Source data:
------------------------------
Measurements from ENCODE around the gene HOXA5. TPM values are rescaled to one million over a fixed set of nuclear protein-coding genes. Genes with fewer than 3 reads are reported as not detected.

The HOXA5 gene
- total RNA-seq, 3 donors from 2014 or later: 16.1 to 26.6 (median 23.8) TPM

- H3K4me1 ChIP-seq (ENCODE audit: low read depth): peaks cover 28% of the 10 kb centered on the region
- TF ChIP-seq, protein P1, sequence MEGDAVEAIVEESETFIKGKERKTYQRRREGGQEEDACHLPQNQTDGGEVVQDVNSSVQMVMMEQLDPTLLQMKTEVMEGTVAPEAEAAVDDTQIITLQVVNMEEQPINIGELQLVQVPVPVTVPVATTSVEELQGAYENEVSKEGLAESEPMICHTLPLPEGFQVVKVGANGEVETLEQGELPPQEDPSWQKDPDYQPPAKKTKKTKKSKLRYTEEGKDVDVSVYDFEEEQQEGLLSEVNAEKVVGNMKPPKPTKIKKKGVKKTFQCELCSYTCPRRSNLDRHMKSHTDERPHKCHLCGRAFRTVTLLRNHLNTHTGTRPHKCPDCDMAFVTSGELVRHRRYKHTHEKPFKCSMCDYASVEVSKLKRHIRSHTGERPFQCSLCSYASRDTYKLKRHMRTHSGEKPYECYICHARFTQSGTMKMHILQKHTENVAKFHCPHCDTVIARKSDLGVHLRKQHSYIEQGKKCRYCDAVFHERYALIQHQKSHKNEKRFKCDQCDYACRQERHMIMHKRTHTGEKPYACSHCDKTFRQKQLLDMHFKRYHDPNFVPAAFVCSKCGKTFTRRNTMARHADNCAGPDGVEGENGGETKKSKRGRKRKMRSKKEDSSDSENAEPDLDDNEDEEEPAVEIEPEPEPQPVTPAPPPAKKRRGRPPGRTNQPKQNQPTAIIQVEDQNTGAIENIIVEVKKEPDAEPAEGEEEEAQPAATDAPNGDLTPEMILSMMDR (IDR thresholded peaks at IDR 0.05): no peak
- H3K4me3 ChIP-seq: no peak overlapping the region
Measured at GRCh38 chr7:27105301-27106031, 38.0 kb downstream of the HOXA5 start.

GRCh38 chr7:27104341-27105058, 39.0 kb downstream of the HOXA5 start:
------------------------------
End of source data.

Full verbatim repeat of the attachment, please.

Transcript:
Measurements from ENCODE around the gene HOXA5. TPM values are rescaled to one million over a fixed set of nuclear protein-coding genes. Genes with fewer than 3 reads are reported as not detected.

The HOXA5 gene
- total RNA-seq, 3 donors from 2014 or later: 16.1 to 26.6 (median 23.8) TPM

- H3K4me1 ChIP-seq (ENCODE audit: low read depth): peaks cover 28% of the 10 kb centered on the region
- TF ChIP-seq, protein P1, sequence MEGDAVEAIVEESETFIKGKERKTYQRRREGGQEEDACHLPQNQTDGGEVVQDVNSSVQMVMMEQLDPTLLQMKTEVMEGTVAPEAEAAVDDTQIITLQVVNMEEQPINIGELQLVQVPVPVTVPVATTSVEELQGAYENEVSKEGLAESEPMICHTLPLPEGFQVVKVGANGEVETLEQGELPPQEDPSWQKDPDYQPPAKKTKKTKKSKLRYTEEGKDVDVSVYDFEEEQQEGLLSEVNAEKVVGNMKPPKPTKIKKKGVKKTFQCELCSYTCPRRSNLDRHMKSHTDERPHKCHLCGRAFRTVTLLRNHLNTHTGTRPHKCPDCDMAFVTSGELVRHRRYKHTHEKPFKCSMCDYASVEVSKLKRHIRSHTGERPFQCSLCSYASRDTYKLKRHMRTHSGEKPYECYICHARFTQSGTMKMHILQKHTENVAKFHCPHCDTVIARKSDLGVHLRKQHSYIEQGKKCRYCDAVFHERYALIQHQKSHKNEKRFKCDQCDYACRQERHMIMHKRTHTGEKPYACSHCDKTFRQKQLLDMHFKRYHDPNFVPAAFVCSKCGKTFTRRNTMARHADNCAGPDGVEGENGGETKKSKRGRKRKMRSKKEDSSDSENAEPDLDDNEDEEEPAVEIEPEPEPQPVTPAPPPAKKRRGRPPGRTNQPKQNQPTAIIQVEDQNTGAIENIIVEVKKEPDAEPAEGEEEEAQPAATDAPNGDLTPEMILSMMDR (IDR thresholded peaks at IDR 0.05): no peak
- H3K4me3 ChIP-seq: no peak overlapping the region
Measured at GRCh38 chr7:27105301-27106031, 38.0 kb downstream of the HOXA5 start.

GRCh38 chr7:27104341-27105058, 39.0 kb downstream of the HOXA5 start: